Hmmmppppphhhh. I have reached that stage of my PhD that all postgrads eventually hit: I hate it, I wish I’d taken that nice student health visitor post when I had the chance, do you know how much I’d be earning by now, 70 hours a week is too many hours to work, I’m probably going to fail anyway… If you’ve been through the process yourself, you know. You know. It’s looking likely that this is going to be the case until June at the earliest.

Because of this, I have not been reading very much. On the rare occasion that I get a proper evening off, I just want to sleep and eat proper meals and catch up on Designated Survivor. However, I have been listening to audiobooks while I do data analysis, or during my commute. For the most part, these are books with which I am familiar, so it doesn’t matter if I zone out for a few minutes. I listened to the whole of the Harry Potter series narrated by Stephen Fry, for example, which was a treat.

Another audiobook that I sometimes turn to at times of high stress is Jeeves and the Wedding Bells. This relatively recent addition to PG Wodehouse’s classic Jeeves series was penned by Sebastian Faulks. I would never have expected to like it. PG Wodehouse has featured heavily in my life since my infancy. His books, including the Jeeves series, are one of the few common interests that I share with my dad. When I was little, Dad had a giant, ancient volume of early 20th century comedy writing that I suspect had belonged to his dad, and Wodehouse featured heavily. I have a stash of as-yet-unread Wodehouse novels that I carefully ration for times when I am in serious need of comfort reading. Last year, I finally started the Blandings series after I failed an important exam, and it proved just the ticket.

The reason I have said all of this is to establish my Wodehouse Credentials. I really, really love these books. It’s important that you understand how much I love them, so that when I say Faulks wrote the absolute best homage that anyone ever could have written, you know what high praise that is. And he really did. Jeeves and the Wedding Bells is certainly not a novel that Wodehouse would have written, for a few reasons, but it is, in my view, the perfect possible ending for two of my favourite characters. Rereading it (or re-listening to it, I guess) brought me such pleasure that I wanted to write about it. There will be a couple of spoilers for the ending—which is obvious from page one—but none for the various plot convolutions that carry us there.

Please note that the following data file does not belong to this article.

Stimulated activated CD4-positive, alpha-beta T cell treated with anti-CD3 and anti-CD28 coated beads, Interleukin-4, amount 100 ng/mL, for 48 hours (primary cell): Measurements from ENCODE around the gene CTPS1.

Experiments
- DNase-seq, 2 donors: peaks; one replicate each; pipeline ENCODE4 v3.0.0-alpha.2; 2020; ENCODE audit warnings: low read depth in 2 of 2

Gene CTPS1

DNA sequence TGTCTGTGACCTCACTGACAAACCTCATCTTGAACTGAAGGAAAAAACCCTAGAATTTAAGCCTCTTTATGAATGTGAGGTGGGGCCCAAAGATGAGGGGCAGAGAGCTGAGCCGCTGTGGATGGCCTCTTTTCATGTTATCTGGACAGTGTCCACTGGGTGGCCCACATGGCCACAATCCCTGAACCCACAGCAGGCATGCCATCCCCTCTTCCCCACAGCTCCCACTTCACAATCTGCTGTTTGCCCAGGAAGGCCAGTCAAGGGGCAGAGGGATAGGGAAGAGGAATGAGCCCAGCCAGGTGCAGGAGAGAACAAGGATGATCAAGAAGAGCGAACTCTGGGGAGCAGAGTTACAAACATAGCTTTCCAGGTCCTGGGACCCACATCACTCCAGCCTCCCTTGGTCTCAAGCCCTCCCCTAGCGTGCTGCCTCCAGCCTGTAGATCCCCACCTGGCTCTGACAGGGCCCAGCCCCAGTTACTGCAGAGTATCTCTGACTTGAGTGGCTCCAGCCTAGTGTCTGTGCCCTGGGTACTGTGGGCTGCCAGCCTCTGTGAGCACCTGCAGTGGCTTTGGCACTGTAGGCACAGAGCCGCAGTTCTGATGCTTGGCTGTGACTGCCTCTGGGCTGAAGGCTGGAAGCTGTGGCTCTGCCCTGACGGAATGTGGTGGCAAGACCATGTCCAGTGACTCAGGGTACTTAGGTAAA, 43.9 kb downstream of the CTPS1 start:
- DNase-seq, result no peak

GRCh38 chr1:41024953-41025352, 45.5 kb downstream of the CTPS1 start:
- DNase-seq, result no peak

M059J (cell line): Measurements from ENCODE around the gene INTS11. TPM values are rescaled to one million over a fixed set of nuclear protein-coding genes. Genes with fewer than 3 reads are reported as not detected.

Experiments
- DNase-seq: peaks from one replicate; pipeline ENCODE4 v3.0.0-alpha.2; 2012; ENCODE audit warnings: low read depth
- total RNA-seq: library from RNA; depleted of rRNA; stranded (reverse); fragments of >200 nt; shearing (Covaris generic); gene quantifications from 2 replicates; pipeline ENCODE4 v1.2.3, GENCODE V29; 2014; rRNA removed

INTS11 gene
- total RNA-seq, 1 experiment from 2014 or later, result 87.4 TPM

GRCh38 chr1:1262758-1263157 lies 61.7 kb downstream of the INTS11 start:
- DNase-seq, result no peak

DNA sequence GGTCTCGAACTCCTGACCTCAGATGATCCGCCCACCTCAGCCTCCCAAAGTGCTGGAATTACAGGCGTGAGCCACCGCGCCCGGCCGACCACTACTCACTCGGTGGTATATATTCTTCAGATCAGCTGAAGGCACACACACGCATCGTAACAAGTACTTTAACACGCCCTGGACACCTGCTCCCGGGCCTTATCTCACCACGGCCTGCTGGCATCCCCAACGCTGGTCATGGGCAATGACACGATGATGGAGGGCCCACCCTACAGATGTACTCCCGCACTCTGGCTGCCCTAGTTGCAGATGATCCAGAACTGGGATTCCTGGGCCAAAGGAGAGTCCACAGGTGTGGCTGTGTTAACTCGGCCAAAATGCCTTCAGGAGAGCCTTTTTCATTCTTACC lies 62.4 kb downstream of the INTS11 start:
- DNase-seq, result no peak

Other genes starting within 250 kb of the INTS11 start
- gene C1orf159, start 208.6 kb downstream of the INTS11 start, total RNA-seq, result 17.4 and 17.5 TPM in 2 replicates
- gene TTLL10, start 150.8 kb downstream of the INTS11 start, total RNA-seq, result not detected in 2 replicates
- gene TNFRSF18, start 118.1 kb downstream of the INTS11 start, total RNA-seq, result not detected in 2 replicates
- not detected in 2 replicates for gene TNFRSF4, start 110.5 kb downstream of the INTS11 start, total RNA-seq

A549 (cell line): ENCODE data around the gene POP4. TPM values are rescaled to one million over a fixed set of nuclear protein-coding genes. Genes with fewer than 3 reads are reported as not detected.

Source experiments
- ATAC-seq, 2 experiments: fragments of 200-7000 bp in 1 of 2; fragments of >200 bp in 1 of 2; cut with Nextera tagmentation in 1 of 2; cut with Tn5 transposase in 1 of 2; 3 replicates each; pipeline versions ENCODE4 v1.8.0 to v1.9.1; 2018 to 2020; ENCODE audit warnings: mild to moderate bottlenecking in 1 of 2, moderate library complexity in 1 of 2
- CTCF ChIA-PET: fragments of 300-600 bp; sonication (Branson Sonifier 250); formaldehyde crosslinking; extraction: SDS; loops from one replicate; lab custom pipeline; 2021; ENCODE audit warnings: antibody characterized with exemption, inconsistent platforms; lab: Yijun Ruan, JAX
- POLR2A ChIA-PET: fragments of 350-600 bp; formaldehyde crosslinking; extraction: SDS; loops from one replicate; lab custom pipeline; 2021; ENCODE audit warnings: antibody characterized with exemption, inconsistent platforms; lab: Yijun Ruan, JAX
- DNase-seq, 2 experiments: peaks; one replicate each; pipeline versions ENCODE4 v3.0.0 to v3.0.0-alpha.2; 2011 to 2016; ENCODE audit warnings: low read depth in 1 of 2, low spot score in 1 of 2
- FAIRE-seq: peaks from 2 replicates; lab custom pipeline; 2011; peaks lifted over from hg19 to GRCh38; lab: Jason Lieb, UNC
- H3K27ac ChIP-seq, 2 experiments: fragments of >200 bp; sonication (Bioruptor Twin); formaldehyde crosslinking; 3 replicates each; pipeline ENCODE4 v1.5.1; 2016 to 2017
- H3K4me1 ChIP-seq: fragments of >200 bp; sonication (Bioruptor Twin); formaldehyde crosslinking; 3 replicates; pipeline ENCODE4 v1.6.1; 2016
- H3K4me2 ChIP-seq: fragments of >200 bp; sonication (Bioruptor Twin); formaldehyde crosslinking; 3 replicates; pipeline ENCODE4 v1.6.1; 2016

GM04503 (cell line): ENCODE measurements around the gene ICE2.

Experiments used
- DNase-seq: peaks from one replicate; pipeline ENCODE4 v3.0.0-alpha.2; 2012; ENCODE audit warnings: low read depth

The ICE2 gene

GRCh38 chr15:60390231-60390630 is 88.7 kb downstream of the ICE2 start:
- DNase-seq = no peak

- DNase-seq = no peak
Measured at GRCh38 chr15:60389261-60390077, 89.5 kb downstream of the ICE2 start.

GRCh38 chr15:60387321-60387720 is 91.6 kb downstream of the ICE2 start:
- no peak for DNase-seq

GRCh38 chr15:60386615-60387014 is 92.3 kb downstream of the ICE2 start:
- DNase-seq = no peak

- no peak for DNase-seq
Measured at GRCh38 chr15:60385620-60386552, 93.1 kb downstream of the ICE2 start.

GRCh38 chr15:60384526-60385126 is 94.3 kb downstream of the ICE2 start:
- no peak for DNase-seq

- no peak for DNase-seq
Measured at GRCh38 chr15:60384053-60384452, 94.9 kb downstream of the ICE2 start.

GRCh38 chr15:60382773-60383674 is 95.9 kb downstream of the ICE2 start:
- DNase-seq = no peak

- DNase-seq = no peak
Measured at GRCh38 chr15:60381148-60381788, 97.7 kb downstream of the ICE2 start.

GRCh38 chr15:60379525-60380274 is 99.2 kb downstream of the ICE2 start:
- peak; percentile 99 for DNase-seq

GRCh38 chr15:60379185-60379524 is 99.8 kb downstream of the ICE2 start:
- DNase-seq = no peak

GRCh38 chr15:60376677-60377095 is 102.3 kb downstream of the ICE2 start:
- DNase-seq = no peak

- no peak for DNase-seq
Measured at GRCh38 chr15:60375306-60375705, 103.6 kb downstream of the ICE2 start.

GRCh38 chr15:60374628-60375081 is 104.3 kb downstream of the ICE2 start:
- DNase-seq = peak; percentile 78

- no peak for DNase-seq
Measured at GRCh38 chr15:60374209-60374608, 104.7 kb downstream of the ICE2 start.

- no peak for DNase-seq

Image result for jeeves and wooster
Here is a picture of Fry and Laurie in character as Jeeves and Wooster, looking pleasingly silly. One of my favourite adaptations.

Firstly, the reasons that Wodehouse would never have written a Jeeves novel like this. Jeeves is too much of a caricature. He spouts Latin phrases constantly. Although canonical Jeeves is an incredibly well-read genius, I tend to find that his allusions and references vary in nature throughout any given book, which is not so much the case here—he becomes a little one-note at times. Equally, this novel is set at a specified time (the 1926 general strike). The Jeeves novels in particular were never tied to any particular date—they appear to take place in the inter-war period, but that’s about it, and there are certainly never any allusions to WWI. It’s unsurprising that Faulks, who is a writer of historical fiction, was unable to resist setting it around a specific historical event.

Because of the real time period, there are references to women’s suffrage, independence for India, and Karl Marx. Wodehouse rarely talked directly about these issues (though in one memorable short story, the antagonists are all Comedy Communists). There is an actual-for-real romance in the novel: played for laughs at times, but also very sweet and genuine in places. The Jeeves novels were almost always straight comedy. When romantic entanglements entered into them, it was generally so that a capacity for mayhem could be exploited. Lastly, the novel closes with a very touching conversation between Jeeves and Wooster, in which the depth of the friendship between them—greatly exceeding master/servant—is very nearly acknowledged. Faulks spells it out for us, whereas Wodehouse was always more subtle.